David Steinbach, global chief investment officer, and Chris Hughes, CEO of capital markets, are taking on the additional roles of co-heads of investment management at Hines, the Houston-based real estate investor overseeing more than $124 billion in assets.
Reporting to the duo are three geographic chief investment officers: In the Americas, Alfonso Munk, who Hines poached from Prudential Real Estate Investors, and in Europe and Asia, Hines executives Alex Knapp and Lee Timmins, respectively. The trio, also in newly created roles, will join the firm's investment committee.
Hines says the move was in response to demand from some of the firm's institutional investors — including the $379.2 billion California Public Employees' Retirement System, Sacramento; Abu Dhabi Investment Authority, Abu Dhabi; the National Pension Service of Korea; and Canada's Ivanhoe Cambridge — which are increasingly seeking to put larger checks to work.
"We are in the position to achieve more-meaningful scale for the largest and most-savvy investor partners as they consolidate their universe of managers," President and CEO Jeffrey Hines said in a statement, echoing a sentiment that prompted Brookfield Asset Management Inc.'s agreement to buy a majority stake in Oaktree Capital earlier this year.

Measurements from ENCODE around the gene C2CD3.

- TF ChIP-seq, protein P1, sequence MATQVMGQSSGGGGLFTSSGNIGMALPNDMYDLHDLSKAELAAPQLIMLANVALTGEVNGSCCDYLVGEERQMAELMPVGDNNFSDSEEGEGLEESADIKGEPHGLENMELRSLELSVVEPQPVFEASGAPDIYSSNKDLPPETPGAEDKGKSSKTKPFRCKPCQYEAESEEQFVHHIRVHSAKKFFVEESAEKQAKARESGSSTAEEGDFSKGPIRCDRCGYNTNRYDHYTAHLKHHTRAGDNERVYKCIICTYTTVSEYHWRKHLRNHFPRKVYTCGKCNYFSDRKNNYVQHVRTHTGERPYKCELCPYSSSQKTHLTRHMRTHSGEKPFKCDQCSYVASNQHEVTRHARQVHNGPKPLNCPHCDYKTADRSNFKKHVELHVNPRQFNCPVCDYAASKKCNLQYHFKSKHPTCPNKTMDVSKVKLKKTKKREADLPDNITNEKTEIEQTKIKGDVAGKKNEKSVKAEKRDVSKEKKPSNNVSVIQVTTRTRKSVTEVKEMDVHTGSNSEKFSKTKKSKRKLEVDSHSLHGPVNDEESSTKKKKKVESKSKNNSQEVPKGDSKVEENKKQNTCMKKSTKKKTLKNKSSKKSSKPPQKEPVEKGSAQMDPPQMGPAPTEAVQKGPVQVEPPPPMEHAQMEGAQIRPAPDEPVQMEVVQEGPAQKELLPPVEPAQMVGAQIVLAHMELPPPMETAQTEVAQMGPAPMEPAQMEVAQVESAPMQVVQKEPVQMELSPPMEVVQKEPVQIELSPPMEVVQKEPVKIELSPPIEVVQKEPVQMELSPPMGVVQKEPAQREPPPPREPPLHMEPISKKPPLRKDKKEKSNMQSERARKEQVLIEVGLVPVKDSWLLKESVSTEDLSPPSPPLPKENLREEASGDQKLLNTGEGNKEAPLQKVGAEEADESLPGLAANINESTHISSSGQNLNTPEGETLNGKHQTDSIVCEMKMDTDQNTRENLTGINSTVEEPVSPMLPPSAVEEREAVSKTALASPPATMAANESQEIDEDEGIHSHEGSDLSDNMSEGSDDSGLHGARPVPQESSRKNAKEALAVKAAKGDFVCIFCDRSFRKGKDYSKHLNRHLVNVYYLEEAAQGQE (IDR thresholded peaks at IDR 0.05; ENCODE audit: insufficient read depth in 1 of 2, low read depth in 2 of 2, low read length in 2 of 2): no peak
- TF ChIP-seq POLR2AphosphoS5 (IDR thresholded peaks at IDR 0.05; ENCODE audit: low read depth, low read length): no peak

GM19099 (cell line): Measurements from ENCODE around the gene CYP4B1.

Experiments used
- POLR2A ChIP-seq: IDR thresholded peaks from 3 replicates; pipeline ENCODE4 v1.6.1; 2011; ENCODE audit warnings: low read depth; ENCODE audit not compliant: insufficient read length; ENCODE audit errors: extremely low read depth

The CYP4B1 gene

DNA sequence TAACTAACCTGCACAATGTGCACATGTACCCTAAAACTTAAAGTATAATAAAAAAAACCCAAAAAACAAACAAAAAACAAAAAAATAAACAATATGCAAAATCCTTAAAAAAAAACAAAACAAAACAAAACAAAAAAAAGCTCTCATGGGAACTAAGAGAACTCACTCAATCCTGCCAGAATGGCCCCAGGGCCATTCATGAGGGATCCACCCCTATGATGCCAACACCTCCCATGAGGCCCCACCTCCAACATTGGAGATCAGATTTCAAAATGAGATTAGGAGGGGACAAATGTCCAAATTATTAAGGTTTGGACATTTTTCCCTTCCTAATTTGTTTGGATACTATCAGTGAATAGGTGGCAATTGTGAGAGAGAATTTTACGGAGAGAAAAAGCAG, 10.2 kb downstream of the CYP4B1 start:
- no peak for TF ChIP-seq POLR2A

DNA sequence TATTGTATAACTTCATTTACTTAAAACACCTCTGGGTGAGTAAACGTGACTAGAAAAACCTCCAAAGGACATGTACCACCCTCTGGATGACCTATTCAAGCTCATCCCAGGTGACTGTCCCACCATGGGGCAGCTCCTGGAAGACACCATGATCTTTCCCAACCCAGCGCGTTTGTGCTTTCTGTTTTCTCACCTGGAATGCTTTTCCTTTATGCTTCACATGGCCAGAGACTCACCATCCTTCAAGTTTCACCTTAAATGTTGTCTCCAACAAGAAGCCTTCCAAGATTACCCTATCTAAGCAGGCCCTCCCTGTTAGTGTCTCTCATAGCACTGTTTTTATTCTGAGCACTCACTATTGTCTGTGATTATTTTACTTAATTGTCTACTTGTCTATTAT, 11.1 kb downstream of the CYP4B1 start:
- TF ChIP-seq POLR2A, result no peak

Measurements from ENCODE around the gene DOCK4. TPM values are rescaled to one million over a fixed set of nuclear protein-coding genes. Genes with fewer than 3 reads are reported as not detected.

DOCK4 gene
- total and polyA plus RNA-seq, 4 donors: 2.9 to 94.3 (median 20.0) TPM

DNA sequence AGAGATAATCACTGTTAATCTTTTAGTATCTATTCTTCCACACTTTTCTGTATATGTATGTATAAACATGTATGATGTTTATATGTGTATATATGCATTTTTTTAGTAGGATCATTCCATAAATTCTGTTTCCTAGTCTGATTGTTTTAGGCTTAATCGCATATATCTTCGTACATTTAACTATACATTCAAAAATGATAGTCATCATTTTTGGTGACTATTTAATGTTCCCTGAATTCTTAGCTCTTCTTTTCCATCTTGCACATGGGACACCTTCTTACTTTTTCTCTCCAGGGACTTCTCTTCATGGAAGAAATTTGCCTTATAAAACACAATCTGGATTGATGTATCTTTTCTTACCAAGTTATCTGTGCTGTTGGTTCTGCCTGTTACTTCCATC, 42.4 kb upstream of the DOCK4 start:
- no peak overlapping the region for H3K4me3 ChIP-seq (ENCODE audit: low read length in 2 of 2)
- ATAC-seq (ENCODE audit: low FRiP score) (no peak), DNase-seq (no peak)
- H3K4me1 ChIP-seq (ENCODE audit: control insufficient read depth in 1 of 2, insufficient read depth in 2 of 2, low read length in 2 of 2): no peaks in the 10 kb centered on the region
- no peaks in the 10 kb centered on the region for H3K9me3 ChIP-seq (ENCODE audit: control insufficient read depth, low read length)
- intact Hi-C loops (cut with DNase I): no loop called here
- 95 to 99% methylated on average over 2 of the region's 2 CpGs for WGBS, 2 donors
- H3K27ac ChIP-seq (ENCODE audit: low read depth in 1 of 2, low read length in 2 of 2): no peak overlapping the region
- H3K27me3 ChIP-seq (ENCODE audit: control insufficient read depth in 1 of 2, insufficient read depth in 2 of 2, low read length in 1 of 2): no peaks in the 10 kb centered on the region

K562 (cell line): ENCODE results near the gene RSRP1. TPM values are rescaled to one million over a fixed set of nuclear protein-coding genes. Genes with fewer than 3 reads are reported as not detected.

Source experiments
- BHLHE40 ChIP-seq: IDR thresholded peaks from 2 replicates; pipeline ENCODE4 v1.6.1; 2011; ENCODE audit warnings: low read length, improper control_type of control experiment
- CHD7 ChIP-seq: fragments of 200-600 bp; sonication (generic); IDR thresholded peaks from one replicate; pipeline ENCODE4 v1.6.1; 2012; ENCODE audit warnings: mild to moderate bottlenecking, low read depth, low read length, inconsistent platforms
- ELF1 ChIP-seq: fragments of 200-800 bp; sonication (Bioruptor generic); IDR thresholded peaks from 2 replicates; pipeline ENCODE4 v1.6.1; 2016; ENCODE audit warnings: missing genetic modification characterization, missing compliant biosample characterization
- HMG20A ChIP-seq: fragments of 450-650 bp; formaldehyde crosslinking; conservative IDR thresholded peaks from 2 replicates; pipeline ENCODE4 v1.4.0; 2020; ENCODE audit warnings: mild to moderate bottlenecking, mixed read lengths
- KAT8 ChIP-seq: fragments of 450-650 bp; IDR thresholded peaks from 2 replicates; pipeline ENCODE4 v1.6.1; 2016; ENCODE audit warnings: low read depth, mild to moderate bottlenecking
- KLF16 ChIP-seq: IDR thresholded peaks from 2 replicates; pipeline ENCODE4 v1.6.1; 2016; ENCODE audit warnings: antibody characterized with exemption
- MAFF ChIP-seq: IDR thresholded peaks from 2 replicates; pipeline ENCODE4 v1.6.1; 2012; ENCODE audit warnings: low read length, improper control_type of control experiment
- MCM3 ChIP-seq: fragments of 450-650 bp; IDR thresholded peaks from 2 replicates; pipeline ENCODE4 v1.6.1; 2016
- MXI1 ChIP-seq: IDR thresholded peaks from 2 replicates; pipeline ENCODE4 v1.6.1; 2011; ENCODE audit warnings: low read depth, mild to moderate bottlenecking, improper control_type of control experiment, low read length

"Over the next 10 to 15 years, we see a greater wave of capital being allocated to real estate," Mr. Steinbach said in an interview. "There's going to be a really big opportunity to lean into that and create products that give investors access to returns at a time when finding arbitrage is harder and harder."
Since 1991, Hines has created more than 50 investment vehicles, some of which exceed $1 billion, which represents a fraction of the record $20.5 billion that Blackstone Group raised this month for its newest real estate fund.
"There is an advantage of scale, and larger pools of capital are able to undertake some very interesting transactions," Mr. Hughes said. "Blackstone has clearly done that well but others can compete."
He added that Hines aspires to raise multibillion-dollar funds in the three regions it's focused on.
Mr. Munk, who is to start at the firm in October and will relocate to Houston from New York, had been the Americas chief investment officer for Prudential's investment arm, known as PGIM, which he joined in 2012. Before that, he spent a decade at Morgan Stanley Real Estate.